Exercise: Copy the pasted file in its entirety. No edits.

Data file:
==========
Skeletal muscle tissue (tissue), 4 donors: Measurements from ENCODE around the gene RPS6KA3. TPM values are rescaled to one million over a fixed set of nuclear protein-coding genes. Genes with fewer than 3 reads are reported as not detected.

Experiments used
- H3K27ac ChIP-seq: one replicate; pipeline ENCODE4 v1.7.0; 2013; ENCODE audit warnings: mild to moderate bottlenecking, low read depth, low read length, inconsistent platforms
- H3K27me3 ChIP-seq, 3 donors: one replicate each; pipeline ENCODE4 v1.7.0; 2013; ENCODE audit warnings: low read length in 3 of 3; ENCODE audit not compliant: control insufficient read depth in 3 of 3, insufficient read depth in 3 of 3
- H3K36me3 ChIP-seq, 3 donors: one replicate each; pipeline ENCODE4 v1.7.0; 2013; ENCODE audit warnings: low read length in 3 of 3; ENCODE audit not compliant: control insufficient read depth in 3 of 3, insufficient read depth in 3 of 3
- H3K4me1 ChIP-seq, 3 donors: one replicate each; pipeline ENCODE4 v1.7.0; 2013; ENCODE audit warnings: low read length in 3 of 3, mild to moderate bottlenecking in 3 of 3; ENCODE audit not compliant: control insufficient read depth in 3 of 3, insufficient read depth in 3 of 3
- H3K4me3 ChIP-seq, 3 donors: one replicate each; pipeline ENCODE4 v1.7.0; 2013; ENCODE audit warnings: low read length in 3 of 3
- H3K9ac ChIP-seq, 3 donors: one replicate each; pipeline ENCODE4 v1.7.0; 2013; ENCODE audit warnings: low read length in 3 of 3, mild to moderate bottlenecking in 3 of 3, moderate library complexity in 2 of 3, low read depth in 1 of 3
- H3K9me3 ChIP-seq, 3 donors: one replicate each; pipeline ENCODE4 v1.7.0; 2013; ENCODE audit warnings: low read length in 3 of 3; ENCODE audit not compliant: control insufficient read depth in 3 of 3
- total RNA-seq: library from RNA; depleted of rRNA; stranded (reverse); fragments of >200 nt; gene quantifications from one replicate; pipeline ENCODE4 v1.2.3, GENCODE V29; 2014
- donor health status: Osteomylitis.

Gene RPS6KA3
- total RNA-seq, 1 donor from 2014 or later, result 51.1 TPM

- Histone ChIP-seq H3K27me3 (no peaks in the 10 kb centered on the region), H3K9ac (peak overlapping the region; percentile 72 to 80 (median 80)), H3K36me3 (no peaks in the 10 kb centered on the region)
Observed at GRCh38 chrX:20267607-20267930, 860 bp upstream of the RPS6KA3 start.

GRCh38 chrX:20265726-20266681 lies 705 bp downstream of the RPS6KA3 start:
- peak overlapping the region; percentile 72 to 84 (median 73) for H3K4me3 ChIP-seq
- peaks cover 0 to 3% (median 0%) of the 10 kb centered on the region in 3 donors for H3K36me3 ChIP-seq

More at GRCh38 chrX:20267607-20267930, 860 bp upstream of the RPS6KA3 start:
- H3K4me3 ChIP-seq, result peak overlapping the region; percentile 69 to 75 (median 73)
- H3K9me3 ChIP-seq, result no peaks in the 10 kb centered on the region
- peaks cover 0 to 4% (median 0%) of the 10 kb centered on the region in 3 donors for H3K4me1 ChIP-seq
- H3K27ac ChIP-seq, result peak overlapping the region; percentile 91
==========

Skeletal muscle tissue (tissue), 4 donors: Measurements from ENCODE around the gene RPS6KA3. TPM values are rescaled to one million over a fixed set of nuclear protein-coding genes. Genes with fewer than 3 reads are reported as not detected.

Experiments used
- H3K27ac ChIP-seq: one replicate; pipeline ENCODE4 v1.7.0; 2013; ENCODE audit warnings: mild to moderate bottlenecking, low read depth, low read length, inconsistent platforms
- H3K27me3 ChIP-seq, 3 donors: one replicate each; pipeline ENCODE4 v1.7.0; 2013; ENCODE audit warnings: low read length in 3 of 3; ENCODE audit not compliant: control insufficient read depth in 3 of 3, insufficient read depth in 3 of 3
- H3K36me3 ChIP-seq, 3 donors: one replicate each; pipeline ENCODE4 v1.7.0; 2013; ENCODE audit warnings: low read length in 3 of 3; ENCODE audit not compliant: control insufficient read depth in 3 of 3, insufficient read depth in 3 of 3
- H3K4me1 ChIP-seq, 3 donors: one replicate each; pipeline ENCODE4 v1.7.0; 2013; ENCODE audit warnings: low read length in 3 of 3, mild to moderate bottlenecking in 3 of 3; ENCODE audit not compliant: control insufficient read depth in 3 of 3, insufficient read depth in 3 of 3
- H3K4me3 ChIP-seq, 3 donors: one replicate each; pipeline ENCODE4 v1.7.0; 2013; ENCODE audit warnings: low read length in 3 of 3
- H3K9ac ChIP-seq, 3 donors: one replicate each; pipeline ENCODE4 v1.7.0; 2013; ENCODE audit warnings: low read length in 3 of 3, mild to moderate bottlenecking in 3 of 3, moderate library complexity in 2 of 3, low read depth in 1 of 3
- H3K9me3 ChIP-seq, 3 donors: one replicate each; pipeline ENCODE4 v1.7.0; 2013; ENCODE audit warnings: low read length in 3 of 3; ENCODE audit not compliant: control insufficient read depth in 3 of 3
- total RNA-seq: library from RNA; depleted of rRNA; stranded (reverse); fragments of >200 nt; gene quantifications from one replicate; pipeline ENCODE4 v1.2.3, GENCODE V29; 2014
- donor health status: Osteomylitis.

Gene RPS6KA3
- total RNA-seq, 1 donor from 2014 or later, result 51.1 TPM

- Histone ChIP-seq H3K27me3 (no peaks in the 10 kb centered on the region), H3K9ac (peak overlapping the region; percentile 72 to 80 (median 80)), H3K36me3 (no peaks in the 10 kb centered on the region)
Observed at GRCh38 chrX:20267607-20267930, 860 bp upstream of the RPS6KA3 start.

GRCh38 chrX:20265726-20266681 lies 705 bp downstream of the RPS6KA3 start:
- peak overlapping the region; percentile 72 to 84 (median 73) for H3K4me3 ChIP-seq
- peaks cover 0 to 3% (median 0%) of the 10 kb centered on the region in 3 donors for H3K36me3 ChIP-seq

More at GRCh38 chrX:20267607-20267930, 860 bp upstream of the RPS6KA3 start:
- H3K4me3 ChIP-seq, result peak overlapping the region; percentile 69 to 75 (median 73)
- H3K9me3 ChIP-seq, result no peaks in the 10 kb centered on the region
- peaks cover 0 to 4% (median 0%) of the 10 kb centered on the region in 3 donors for H3K4me1 ChIP-seq
- H3K27ac ChIP-seq, result peak overlapping the region; percentile 91